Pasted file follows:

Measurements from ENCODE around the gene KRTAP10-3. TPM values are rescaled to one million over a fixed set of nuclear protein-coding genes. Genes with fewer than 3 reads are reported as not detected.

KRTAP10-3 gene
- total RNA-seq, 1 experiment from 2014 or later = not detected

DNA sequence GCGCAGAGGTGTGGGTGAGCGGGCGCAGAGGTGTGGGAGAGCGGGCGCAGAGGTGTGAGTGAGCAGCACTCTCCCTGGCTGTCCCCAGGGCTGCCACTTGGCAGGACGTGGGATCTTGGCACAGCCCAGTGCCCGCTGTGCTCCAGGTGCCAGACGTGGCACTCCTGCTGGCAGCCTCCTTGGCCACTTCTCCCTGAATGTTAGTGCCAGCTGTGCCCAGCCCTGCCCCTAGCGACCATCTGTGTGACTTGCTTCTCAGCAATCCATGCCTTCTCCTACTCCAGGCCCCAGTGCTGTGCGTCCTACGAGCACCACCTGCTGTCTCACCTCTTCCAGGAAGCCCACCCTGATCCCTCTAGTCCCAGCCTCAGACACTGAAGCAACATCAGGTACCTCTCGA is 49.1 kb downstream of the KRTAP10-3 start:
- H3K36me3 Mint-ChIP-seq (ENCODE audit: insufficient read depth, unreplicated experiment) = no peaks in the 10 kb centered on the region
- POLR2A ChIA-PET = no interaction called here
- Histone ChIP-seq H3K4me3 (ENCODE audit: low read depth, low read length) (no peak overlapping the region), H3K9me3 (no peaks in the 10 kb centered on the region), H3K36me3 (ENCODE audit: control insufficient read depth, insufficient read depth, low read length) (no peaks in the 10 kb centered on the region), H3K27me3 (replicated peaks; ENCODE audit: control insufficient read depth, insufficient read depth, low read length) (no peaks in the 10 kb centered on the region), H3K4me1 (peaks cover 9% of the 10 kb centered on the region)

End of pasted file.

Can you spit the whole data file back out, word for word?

Measurements from ENCODE around the gene KRTAP10-3. TPM values are rescaled to one million over a fixed set of nuclear protein-coding genes. Genes with fewer than 3 reads are reported as not detected.

KRTAP10-3 gene
- total RNA-seq, 1 experiment from 2014 or later = not detected

DNA sequence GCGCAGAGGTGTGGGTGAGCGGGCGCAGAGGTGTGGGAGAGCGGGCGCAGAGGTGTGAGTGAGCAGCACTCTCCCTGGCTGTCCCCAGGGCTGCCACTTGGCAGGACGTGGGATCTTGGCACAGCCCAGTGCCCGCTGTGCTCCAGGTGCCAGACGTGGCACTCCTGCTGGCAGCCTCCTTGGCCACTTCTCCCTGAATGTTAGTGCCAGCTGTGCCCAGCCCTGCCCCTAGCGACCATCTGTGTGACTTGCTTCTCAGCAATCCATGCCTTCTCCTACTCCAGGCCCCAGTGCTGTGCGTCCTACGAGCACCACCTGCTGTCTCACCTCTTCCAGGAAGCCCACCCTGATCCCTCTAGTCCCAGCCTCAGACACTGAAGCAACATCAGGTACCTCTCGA is 49.1 kb downstream of the KRTAP10-3 start:
- H3K36me3 Mint-ChIP-seq (ENCODE audit: insufficient read depth, unreplicated experiment) = no peaks in the 10 kb centered on the region
- POLR2A ChIA-PET = no interaction called here
- Histone ChIP-seq H3K4me3 (ENCODE audit: low read depth, low read length) (no peak overlapping the region), H3K9me3 (no peaks in the 10 kb centered on the region), H3K36me3 (ENCODE audit: control insufficient read depth, insufficient read depth, low read length) (no peaks in the 10 kb centered on the region), H3K27me3 (replicated peaks; ENCODE audit: control insufficient read depth, insufficient read depth, low read length) (no peaks in the 10 kb centered on the region), H3K4me1 (peaks cover 9% of the 10 kb centered on the region)